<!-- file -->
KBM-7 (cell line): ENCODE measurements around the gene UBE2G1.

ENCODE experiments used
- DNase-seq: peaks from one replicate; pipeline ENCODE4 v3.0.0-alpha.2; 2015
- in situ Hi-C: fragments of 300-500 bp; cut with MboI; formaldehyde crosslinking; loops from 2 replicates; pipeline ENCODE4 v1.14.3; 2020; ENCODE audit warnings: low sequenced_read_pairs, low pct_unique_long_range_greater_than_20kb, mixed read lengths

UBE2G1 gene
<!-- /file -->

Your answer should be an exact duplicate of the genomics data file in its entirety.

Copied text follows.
KBM-7 (cell line): ENCODE measurements around the gene UBE2G1.

ENCODE experiments used
- DNase-seq: peaks from one replicate; pipeline ENCODE4 v3.0.0-alpha.2; 2015
- in situ Hi-C: fragments of 300-500 bp; cut with MboI; formaldehyde crosslinking; loops from 2 replicates; pipeline ENCODE4 v1.14.3; 2020; ENCODE audit warnings: low sequenced_read_pairs, low pct_unique_long_range_greater_than_20kb, mixed read lengths

UBE2G1 gene